The future of mobile gaming

Playing on a mobile phone has long been a normal process. Nobody is surprised anymore when someone plays games like summoners war toa team, Jewel Quest, Candy Crush or Temple Run. In recent weeks, however, more and more really big brands have established themselves that bring “real games” to the market. The question is how far mobile gaming can and/or should really go. Of course, current top models have long been able to play complete games and are we honest, 5GB for a game, is no longer an obstacle, even the middle class comes today with 32GB, so there are actually no more obstacles, or maybe?

To really answer this question you have to understand the nature of mobile gaming. Surely there are many games that can also be transferred to mobile phones. Online casinos, for example, have been developing their own apps for years. Even sports betting online on mobile phones is no longer a problem. Here one must make meanwhile even a good selection. A good sports betting bonus comparison is worth gold here, because the offers in terms of mobile apps is now huge. The question, however, is whether classic console and PC games can really assert themselves on the mobile phone.

One of the best examples is Civilisation 6, the well-known classic is now available in a complete version on Apple devices. The difference between mobile games and classic games is the accessibility and the length of the game. In games like Candy Crush, Into the Dead or Pokemon Go, the main thing is that the user has to play on. There is no tedious binding and no lengthy game concepts. Civilisation 6, however, is a game in which a single game can easily last several hours/days on the PC. Just like Square Enix’s current attempt to bring the Final Fantasy series to mobile devices.

Especially games like Final Fantasy 15 and even the Pocket Edition need a lot of attention and a long attention span. Extensive tests and surveys prove that games like World of Tanks Blitz, World of Warships Blitz or Final Fantasy XV PE, Civilisation 6 and others are well accepted. The question we couldn’t finally answer is whether the good opinions come from gamers who play these games anyway or whether they are actually new customers. Especially for games that require a lot of details and a high performance like World of Warships Blitz, or Civilisation 6, the small mobile phone displays are not very helpful.

Especially older gamers, who are the core target group for war games like World of Tanks Blitz, get problems here quickly. Also Civilisation 6, it works well on the I-Pad, but on a “small” I-Phone we imagine it to be borderline. Much more important in this criticism is not the technical component, but the manufacturers’ price expectations. The classic mobile audience may still be willing to pay 21 Euro for Final Fantasy XV in different, individually affordable episodes, but 60 Euro for Civilisation 6, which is only available on a small part of all Apple devices (The smallest is the Apple I-Pad Air 2), can lead to a big problem, especially with the marketing, maybe also a reason why the game was only released on IOS so far.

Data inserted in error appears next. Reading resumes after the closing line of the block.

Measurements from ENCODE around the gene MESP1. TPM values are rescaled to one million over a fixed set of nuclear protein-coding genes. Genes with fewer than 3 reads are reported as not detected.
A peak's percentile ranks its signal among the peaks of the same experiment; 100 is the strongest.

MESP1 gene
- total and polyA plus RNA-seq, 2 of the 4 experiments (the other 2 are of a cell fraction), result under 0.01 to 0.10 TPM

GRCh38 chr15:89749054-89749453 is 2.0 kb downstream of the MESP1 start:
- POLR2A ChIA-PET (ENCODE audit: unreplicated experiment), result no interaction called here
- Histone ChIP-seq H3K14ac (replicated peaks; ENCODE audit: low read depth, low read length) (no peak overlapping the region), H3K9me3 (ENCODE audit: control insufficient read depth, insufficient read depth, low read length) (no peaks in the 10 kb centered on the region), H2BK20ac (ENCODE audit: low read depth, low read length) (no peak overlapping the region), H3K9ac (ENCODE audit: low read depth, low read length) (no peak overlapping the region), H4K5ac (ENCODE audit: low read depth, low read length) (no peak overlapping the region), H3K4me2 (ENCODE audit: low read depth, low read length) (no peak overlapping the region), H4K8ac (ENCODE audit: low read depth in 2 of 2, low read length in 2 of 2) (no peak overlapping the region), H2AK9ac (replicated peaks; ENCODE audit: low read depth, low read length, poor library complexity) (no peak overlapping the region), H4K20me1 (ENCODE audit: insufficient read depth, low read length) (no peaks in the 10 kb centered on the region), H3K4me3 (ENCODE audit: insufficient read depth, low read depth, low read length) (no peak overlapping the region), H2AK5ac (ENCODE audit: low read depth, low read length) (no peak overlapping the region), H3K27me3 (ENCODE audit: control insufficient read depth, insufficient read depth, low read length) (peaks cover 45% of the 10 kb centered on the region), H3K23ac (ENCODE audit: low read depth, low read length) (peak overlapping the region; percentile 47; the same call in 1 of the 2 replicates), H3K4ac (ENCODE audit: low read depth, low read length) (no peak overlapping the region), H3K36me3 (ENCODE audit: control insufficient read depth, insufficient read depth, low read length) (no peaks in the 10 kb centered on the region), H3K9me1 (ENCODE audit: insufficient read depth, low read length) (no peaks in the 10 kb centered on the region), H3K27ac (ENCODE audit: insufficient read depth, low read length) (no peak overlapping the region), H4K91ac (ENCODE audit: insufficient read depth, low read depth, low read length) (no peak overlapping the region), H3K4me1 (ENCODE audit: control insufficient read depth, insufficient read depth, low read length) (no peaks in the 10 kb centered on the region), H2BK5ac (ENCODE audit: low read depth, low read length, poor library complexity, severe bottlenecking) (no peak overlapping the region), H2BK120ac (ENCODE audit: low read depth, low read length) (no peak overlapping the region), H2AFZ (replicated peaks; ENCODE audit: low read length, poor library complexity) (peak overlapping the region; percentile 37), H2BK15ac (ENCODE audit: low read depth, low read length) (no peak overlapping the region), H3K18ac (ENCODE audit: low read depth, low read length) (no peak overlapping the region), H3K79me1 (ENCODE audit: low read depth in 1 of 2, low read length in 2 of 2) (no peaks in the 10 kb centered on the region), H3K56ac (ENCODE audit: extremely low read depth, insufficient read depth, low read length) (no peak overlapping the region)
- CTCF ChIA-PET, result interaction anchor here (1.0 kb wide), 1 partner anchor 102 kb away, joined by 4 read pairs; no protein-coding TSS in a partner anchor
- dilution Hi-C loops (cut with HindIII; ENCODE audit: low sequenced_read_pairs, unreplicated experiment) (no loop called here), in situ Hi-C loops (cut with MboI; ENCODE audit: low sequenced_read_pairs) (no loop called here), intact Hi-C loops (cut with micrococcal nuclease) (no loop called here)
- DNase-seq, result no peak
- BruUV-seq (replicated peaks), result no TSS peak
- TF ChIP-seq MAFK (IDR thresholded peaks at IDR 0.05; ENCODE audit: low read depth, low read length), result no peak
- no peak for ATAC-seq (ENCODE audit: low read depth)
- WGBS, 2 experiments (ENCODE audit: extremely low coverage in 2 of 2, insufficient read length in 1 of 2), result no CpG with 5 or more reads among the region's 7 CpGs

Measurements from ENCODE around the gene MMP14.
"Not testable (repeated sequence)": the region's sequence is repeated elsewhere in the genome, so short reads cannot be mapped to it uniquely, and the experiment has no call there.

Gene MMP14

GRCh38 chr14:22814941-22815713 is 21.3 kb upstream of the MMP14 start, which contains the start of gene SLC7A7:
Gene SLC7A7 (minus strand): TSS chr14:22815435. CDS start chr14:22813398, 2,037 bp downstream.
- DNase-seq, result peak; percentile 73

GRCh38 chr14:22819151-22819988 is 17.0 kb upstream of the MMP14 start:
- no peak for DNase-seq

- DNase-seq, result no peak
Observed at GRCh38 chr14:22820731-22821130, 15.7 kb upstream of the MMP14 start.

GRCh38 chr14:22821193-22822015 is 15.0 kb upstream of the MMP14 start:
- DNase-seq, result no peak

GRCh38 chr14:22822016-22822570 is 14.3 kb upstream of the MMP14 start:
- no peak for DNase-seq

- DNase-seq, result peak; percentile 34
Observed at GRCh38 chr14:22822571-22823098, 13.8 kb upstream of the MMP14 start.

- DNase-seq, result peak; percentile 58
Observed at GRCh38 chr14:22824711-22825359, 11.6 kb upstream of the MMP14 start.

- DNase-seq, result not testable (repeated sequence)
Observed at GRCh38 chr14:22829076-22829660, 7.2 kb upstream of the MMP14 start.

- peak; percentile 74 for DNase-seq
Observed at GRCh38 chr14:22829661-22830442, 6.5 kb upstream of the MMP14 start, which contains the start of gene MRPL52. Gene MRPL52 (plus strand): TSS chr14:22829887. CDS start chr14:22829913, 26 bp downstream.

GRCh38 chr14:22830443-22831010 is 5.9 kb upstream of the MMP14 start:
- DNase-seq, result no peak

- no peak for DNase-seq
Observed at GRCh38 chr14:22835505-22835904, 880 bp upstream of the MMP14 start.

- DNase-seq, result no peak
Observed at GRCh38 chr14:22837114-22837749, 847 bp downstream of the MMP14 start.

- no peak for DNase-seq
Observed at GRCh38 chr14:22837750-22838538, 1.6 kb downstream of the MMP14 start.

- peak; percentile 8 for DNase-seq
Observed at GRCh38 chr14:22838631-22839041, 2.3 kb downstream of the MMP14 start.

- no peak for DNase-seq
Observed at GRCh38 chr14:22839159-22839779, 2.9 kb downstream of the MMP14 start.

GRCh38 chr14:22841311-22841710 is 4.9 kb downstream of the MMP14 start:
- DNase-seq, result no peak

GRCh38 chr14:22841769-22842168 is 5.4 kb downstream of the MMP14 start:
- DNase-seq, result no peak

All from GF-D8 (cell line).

Nintendo takes a different approach with Super Mario Run and prefers to create specially adapted licensed software such as Super Mario Run, which is much too expensive at 11 Euros, as it definitely doesn’t offer enough content for the money. We’d like to know what your opinion is especially about full-price titles for mobile devices! Would you really want to play games like Final Fantasy, Civilisation, Grid Autosport and the like on your mobile phone or tablet? Where does the fun end with you? In terms of price and hardware requirements?

Instead of continuing to play on the console or PC, many gamers have switched to mobile games. Is this really the future of video games?

Video games have been around since the fifties. In the beginning there was only a yellow ball that ate ghosts and a pixelated plumber that had to save a princess. Today, as a soldier, you can occupy territories, conquer other kingdoms as a fantasy creature, or simply build a house. There seems to be no limit. It’s also become a trend to have your games on your smartphone and play on the track, for example. In most cases, these games are even free. But is this really the future of video games?

There is much to be said against it.

Reasonable games need enough power to get them running. Of course, our mobile devices are getting better and better. But our games also eat more and more batteries. We still can’t play games on our mobile phones that existed during the Nintendo Wii era, but we can play games from the Super Nintendo era.

The second critical point is the controls. While shooters can be played on consoles and computers without any problems, on small displays we have a rather slim chance of hitting precisely. Of course it’s also possible to play mobile games with a controller or mouse and keyboard, but this compromise also removes the mobile aspect.

In my opinion, the decisive point is the cost. Even though mobile games are basically free of charge, not all providers make their games available for free. Many games are contaminated by Pay2Win and microtransactions. Players who pay money make faster progress than players who don’t spend a cent. To be fair, this is optional. However, it is a nasty concept that tempts many to spend money. Unfortunately, console games are now also infected with this concept, which has caused quite a stir with the release of “Star Wars Battlefront 2”, for example.

For all these reasons mobile games remain a pastime. It remains to be hoped that the developers of the console titles will not emulate the concepts of mobile games and finance themselves even more through in-game purchases.

Author: William Ely

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